AD: The Scottish Highlands. Craggy mountains, deep lochs, colorful characters to share a dram of whisky with before taking their portraits with a 4×5 press camera. Sign me up once we can travel again!

a bird flying over a wire with clouds in the backgrounds

Who has been your favourite guest on the show or “cocoa captain”? Why?

RA: We have had so many amazing guests! It really is like choosing your favorite child. Tell you what, I will choose the one I most relate to. I loved having Eric and Vania from All Through The Lens Podcast. I really felt like they spoke my language. I love their humor and their laid back vibes. They were so fun, and it felt like a true film party with them!

a surfer in the ocean riding a wave

MG: Oh I couldn’t possibly answer that!! I will take the safe answer… all of them! I’ve enjoyed and learned something from every guest we’ve had on! There has been highlights for sure but I’m afraid I will forget someone so I won’t name anyone in particular!

AD: I mean, after falling asleep during his discussion about major issues facing the industry I now work in, I’ve gotta say Em from Emulsive. Aside from my guilty conscience, I’ve genuinely enjoyed every opportunity we’ve had to chat with Em. Despite the fact that it still peeves me to not know his true identity. We should require visual confirmation of guests’ identity before hitting the record button…

RA: Who is your favourite active photographer and why?

RA: Another difficult question! I get so much inspiration from other photographers. Honestly most of my very favorites are of the past, mainly because I gravitate to that throwback vibe. I’m also attracted to dreamy esthetics. I am so in love with what artist Maya Beano creates. She just invites you into a beautiful alternate reality.

a black and white photograph of an old car by the side of the road

MG: I really only look at photos from people in our community and I’m constantly blown away by the work I see. It’s hard to just throw out one name but I will give props to Roxanna! She has a style and look to her photos and that is a hard thing to do.

a sign for the outlook inn advertising falls city beer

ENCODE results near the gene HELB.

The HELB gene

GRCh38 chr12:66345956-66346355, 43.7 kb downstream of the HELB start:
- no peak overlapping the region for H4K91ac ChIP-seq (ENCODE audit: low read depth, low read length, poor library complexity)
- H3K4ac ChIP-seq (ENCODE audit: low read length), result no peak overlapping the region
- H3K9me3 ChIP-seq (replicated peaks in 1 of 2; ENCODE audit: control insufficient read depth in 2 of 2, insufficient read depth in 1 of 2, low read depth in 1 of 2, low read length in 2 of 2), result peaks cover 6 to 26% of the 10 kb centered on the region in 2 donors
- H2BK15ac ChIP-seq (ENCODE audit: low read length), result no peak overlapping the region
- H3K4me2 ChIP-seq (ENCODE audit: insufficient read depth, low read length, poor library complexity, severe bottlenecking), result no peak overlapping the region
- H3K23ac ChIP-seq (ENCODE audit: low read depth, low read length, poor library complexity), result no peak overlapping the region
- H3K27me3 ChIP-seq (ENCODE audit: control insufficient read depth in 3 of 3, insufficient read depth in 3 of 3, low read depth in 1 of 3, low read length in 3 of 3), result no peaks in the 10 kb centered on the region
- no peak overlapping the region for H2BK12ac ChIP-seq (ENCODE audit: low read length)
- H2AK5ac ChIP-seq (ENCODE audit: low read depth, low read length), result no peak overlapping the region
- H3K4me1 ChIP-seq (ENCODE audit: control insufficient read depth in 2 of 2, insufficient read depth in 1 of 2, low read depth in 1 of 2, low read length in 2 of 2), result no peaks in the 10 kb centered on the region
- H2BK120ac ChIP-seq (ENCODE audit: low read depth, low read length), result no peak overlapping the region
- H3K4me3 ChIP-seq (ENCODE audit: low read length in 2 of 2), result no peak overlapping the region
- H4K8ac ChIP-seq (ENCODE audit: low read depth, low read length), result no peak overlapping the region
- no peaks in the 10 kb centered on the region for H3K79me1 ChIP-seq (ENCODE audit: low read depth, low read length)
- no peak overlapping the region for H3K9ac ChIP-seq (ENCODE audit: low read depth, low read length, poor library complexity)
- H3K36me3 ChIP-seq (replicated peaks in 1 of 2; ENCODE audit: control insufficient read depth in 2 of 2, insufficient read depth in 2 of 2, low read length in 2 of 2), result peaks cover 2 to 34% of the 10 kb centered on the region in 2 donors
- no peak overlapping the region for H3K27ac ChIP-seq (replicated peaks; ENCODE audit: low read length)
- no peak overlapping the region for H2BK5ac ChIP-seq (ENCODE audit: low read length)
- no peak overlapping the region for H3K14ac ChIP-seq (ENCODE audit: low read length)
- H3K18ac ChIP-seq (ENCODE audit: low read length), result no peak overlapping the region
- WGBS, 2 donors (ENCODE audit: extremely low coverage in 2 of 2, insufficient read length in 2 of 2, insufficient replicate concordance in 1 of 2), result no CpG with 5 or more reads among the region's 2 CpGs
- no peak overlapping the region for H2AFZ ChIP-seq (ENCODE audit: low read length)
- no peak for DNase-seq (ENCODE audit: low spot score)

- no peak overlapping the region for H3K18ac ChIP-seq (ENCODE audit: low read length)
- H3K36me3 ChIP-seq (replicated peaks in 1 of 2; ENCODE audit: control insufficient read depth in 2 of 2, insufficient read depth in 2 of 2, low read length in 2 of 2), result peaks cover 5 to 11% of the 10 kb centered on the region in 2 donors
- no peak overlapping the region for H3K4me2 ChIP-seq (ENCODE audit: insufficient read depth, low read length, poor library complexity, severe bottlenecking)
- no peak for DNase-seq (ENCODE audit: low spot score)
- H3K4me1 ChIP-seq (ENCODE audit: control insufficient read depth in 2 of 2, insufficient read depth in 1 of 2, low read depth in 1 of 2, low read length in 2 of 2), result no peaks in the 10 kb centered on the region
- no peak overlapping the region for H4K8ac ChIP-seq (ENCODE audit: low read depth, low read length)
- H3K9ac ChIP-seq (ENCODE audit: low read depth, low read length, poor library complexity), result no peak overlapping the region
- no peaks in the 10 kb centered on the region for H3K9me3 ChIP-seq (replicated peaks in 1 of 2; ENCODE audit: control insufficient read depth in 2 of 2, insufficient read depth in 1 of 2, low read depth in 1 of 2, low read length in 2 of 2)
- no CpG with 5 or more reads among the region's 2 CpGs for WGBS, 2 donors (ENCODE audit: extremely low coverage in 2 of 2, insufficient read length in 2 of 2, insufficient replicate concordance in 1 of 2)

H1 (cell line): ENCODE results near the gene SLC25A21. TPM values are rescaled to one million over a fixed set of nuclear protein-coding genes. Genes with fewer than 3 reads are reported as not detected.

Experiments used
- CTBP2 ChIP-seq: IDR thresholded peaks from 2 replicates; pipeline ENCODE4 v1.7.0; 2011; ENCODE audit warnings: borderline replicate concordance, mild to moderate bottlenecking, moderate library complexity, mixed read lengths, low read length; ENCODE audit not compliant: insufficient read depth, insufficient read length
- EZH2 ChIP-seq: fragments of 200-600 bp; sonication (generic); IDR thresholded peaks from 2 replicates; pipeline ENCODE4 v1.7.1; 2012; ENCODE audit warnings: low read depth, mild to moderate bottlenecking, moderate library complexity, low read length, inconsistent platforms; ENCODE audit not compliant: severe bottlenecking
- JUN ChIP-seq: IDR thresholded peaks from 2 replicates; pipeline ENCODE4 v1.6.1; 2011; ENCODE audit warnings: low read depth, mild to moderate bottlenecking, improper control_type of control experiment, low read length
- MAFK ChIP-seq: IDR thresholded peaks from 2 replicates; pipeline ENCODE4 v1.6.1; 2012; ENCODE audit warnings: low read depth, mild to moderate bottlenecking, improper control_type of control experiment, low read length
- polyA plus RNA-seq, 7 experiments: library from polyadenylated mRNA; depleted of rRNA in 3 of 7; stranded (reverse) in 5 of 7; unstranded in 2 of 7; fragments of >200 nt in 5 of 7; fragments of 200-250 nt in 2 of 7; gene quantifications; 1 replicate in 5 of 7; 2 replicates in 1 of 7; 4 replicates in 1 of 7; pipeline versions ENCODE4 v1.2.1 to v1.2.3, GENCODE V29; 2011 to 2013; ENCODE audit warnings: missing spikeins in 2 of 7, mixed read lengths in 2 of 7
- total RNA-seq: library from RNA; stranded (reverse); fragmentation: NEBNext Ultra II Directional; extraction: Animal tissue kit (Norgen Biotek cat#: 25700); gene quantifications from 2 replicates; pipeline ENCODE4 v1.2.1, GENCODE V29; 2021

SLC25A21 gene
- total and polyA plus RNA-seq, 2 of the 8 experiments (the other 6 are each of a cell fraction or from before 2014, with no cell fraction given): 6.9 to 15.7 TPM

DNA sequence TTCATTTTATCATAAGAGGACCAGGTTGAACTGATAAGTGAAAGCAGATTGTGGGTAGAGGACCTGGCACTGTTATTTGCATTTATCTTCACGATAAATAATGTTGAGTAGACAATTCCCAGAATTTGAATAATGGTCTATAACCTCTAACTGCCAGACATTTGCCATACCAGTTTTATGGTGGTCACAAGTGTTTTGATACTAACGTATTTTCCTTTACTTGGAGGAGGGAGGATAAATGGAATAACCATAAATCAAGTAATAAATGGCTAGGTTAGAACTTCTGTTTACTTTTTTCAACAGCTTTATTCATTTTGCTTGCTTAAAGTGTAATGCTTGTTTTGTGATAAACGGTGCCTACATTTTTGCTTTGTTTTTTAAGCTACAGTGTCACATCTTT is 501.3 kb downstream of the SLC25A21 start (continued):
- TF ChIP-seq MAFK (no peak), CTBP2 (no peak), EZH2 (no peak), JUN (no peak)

AD: Kevin Terrell (@kevinlikeswhiskey), on the recommendation of Studio C41’s Bill Manning. He shoots the most beautiful, creative product photography of, you guessed it, whisk(e)y that makes me want to sit down, pour myself a glass, and finally learn studio lighting. Luckily for all of us, he’s now revealing some of his secrets through his behind the scenes account, @terrellphotographic.

RD: Who is your biggest inspiration, either in photography or podcasting, or life in general?

RA: I started listening to a podcast several months ago called, Don’t Keep Your Day Job. It has been so inspiring for me as an artist. It really put the fire in me to start and finish my book Mindfulness Through Photography, which I will be releasing this fall. I had the idea for this but was too scared to write it, and listening to Cathy Heller and her guests just helped me get centered enough to plunge into it!

an old western style hotel with a purple tree in front of it

MG: My wife, Manette, is probably my biggest inspiration through her never ending support of my creative outlets. It has been a huge blessing to have someone in my life who understands the need to pursue these passions.

AD: Total cop-out and obnoxiously emotional, but Michael Wayne Gutterman. He’s helped me follow my dreams in starting a career in the film photography industry, leads me by example on how to be a good man/father/husband/etc., and the guy takes a mean black and white photo of a fire escape.